Population Politics in Twentieth-Century Europe: Fascist Dictatorships and Liberal Democracies

Population Politics in Twentieth-Century Europe: Fascist Dictatorships and Liberal Democracies

Population Politics in Twentieth-Century Europe: Fascist Dictatorships and Liberal Democracies

Population Politics in Twentieth-Century Europe: Fascist Dictatorships and Liberal Democracies

Synopsis

Maria Sophia Quine demystifies the population policies of fascist regimes by looking at them in the wider context of how societies in general reacted to the profound economic changes brought by industrialization. Population Politics in Twentieth Century Europe: * provides an original, comparative treatment of European population policies* gives the historical background to twentieth-century population policies* considers topics such as racism and sexism in Nazi ideology, Eugenics in England, family allowance schemes in France, and sterilization* synthesizes the latest research in different fields and countries.

Excerpt

Historical Connections is a series of short books on important historical topics and debates, written primarily for those studying and teaching history. the books will offer original and challenging works of synthesis that will make new themes accessible, or old themes accessible in new ways, build bridges between different chronological periods and different historical debates, and encourage comparative discussion in history.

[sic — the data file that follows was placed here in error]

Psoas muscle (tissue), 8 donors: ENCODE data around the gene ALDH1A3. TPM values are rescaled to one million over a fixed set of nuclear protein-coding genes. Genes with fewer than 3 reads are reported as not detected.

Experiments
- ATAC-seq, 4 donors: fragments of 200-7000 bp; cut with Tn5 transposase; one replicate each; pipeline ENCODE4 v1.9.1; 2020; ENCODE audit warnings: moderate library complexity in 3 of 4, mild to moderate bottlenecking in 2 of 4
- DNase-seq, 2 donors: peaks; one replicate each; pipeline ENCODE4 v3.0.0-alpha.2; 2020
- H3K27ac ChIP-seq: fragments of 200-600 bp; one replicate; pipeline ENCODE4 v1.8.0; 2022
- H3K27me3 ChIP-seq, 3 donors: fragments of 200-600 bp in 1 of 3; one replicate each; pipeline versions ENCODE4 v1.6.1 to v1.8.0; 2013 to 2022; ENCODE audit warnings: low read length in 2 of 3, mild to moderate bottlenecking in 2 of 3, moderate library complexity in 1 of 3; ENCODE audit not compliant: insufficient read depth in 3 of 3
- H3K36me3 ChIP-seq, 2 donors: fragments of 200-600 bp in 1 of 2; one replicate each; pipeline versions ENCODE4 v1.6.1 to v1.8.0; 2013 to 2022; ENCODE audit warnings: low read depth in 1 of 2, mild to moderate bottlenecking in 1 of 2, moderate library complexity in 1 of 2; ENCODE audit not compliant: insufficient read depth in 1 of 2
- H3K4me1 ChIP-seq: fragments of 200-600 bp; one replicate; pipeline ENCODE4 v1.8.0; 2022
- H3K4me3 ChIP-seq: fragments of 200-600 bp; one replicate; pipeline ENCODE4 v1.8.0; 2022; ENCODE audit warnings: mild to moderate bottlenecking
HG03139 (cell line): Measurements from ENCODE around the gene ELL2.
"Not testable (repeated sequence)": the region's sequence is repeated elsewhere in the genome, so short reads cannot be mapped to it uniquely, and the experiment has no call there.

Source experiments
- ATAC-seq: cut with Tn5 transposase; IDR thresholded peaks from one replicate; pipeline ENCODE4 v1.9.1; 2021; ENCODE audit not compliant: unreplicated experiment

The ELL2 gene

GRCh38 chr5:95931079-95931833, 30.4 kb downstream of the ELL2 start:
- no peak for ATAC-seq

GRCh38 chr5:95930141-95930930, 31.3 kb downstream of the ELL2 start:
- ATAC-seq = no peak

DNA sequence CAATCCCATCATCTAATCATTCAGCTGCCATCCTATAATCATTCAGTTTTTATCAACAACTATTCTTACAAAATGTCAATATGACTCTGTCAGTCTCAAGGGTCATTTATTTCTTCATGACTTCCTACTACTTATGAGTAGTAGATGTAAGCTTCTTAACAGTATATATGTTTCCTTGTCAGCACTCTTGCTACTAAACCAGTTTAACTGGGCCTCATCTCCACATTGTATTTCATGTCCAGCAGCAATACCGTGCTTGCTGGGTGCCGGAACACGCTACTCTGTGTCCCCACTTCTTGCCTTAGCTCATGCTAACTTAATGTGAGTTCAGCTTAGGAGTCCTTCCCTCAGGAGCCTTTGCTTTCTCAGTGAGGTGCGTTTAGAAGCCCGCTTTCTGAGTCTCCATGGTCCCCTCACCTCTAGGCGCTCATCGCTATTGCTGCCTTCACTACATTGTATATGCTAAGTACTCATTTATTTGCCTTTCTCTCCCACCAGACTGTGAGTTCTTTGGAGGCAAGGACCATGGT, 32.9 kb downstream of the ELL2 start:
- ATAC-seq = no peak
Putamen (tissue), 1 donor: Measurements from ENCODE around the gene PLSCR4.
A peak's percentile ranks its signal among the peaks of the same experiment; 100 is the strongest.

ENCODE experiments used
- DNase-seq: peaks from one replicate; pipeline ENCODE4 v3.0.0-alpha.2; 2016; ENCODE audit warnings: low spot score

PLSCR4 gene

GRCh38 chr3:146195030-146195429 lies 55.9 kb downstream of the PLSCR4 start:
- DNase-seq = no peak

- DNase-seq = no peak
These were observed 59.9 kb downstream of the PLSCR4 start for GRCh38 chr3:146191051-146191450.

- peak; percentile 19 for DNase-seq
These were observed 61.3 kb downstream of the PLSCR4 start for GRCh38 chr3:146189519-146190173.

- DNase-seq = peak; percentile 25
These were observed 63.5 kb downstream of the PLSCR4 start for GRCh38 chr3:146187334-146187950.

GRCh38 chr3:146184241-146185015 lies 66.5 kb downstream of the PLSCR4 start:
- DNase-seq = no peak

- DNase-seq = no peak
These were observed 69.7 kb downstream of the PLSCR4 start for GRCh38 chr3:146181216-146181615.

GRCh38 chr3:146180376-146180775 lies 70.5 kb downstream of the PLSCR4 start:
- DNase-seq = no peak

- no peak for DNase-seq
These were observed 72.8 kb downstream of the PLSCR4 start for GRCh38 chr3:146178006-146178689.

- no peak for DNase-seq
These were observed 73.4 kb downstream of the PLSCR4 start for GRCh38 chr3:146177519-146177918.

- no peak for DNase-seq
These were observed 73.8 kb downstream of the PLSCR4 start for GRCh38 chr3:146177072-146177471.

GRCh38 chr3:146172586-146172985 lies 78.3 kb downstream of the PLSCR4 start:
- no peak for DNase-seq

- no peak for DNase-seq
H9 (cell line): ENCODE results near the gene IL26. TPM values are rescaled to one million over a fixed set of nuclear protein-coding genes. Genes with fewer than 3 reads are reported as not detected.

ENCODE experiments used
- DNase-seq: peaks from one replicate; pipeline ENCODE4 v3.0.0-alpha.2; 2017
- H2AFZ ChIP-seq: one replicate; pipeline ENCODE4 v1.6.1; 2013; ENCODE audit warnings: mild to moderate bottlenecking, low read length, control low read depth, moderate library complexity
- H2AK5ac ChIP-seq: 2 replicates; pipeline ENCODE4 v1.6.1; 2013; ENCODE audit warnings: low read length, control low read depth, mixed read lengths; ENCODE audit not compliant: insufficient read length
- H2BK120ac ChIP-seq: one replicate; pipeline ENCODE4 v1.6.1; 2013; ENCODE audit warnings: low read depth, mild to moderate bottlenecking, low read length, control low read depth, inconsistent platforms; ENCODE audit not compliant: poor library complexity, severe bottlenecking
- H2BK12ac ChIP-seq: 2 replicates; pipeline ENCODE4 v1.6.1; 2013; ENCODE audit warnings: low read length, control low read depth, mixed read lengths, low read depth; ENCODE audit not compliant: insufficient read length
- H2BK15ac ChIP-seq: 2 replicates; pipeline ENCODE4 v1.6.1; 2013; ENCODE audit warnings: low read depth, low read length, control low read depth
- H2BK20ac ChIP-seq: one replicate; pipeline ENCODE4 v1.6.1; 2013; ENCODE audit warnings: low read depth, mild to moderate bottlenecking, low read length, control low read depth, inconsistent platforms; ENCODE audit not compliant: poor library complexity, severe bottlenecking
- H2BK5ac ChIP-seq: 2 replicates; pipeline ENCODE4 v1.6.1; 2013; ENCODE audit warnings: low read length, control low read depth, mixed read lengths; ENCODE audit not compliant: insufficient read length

If the study of history is to remain exciting and creative, then the tendency to fragmentation must be resisted. the inflexibility of older assumptions about the relationship between economic, social, cultural and political history has been exposed by recent historical writing, but the impression has sometimes been left that history is little more than a chapter of accidents. This series will insist on the importance of processes of historical change, and it will explore the connections within history: connections between different layers and forms of historical experience, as well as connections that resist the fragmentary consequences of new forms of specialism in historical research.

Historical Connections will put the search for these connections back at the top of the agenda by exploring new ways of uniting the different strands of historical experience, and by affirming the importance of studying change and movement in history.

Geoffrey Crossick
John Davis
Joanna Innes
Tom Scott

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